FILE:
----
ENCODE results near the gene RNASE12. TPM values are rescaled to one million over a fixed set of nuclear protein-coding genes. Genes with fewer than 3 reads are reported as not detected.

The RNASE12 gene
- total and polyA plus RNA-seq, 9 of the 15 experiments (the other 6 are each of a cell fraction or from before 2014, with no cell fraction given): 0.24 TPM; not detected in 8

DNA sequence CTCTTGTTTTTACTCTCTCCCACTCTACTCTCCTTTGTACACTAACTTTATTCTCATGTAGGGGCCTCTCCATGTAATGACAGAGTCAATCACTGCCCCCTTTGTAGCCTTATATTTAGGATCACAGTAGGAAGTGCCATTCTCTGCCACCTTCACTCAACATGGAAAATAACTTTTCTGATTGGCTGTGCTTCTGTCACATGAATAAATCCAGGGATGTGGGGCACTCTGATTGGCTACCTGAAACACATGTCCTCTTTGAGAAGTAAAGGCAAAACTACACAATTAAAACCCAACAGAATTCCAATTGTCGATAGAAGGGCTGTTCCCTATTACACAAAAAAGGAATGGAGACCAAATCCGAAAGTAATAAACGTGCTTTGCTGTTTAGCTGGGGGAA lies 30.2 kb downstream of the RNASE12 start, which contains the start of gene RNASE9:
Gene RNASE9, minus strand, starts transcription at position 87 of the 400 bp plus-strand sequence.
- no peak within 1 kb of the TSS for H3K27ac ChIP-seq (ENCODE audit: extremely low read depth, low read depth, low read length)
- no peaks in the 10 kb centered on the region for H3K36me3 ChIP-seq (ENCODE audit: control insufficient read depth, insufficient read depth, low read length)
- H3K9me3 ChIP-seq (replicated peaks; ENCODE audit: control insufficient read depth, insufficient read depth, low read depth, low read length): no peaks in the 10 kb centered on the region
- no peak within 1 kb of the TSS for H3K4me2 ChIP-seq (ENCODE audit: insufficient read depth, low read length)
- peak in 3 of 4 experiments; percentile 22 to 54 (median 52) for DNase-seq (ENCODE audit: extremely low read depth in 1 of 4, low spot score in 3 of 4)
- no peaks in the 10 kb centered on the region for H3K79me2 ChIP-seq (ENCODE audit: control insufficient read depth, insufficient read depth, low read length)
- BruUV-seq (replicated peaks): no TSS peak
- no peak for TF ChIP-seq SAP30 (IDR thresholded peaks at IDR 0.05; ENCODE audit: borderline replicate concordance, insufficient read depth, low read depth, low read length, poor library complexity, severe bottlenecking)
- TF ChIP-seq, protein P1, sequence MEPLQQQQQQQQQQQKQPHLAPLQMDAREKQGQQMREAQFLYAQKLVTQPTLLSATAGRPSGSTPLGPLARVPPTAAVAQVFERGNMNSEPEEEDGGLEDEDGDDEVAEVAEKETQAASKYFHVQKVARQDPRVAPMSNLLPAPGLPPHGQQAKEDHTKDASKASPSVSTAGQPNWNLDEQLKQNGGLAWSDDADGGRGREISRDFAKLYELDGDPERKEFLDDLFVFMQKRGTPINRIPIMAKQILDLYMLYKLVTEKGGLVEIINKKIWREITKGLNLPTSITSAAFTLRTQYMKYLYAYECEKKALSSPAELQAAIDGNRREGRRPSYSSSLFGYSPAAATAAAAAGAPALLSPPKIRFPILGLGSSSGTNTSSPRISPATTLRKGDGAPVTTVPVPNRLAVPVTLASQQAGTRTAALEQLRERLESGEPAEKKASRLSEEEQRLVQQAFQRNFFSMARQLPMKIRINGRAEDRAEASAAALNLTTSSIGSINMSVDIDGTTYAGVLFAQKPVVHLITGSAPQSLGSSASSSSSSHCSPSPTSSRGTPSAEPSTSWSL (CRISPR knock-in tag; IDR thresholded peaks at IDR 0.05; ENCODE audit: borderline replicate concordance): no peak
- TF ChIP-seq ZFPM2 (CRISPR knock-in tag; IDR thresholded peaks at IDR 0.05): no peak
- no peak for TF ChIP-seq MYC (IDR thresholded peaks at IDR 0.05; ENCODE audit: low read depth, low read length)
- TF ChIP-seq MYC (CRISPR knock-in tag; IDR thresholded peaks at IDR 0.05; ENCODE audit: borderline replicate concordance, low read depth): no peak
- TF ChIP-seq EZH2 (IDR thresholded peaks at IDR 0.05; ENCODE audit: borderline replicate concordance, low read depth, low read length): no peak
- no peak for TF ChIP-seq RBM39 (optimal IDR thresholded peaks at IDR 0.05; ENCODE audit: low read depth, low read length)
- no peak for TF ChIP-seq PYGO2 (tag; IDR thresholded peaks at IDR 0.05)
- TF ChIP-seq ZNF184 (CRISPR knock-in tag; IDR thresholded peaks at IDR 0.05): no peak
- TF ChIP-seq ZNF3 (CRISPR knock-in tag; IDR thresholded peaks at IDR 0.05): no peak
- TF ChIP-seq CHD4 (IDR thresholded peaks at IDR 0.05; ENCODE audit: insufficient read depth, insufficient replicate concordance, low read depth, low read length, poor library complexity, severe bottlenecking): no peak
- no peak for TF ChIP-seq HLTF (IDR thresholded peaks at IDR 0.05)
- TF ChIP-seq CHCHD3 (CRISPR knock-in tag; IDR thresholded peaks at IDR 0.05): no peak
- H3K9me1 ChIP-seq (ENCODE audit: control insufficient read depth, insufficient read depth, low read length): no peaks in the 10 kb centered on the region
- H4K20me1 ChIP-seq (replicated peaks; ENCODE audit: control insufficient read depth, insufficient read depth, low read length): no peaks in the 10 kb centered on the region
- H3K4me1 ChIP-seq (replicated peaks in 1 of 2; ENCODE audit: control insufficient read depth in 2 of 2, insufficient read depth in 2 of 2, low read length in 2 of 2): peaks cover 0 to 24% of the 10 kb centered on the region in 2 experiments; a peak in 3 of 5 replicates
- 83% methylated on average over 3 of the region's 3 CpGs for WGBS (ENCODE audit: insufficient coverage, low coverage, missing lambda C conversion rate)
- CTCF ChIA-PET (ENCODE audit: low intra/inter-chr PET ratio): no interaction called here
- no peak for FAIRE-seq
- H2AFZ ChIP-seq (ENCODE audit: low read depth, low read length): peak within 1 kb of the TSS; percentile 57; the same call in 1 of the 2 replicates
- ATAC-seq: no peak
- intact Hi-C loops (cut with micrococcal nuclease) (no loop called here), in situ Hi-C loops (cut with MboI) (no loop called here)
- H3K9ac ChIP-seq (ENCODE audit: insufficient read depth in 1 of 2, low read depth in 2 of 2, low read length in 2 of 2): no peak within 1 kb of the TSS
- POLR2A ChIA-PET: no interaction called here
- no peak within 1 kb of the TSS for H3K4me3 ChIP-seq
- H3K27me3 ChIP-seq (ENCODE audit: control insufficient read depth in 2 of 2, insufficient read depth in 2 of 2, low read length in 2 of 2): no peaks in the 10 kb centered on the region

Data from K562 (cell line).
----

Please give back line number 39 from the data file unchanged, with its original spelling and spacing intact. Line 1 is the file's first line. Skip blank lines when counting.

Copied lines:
Data from K562 (cell line).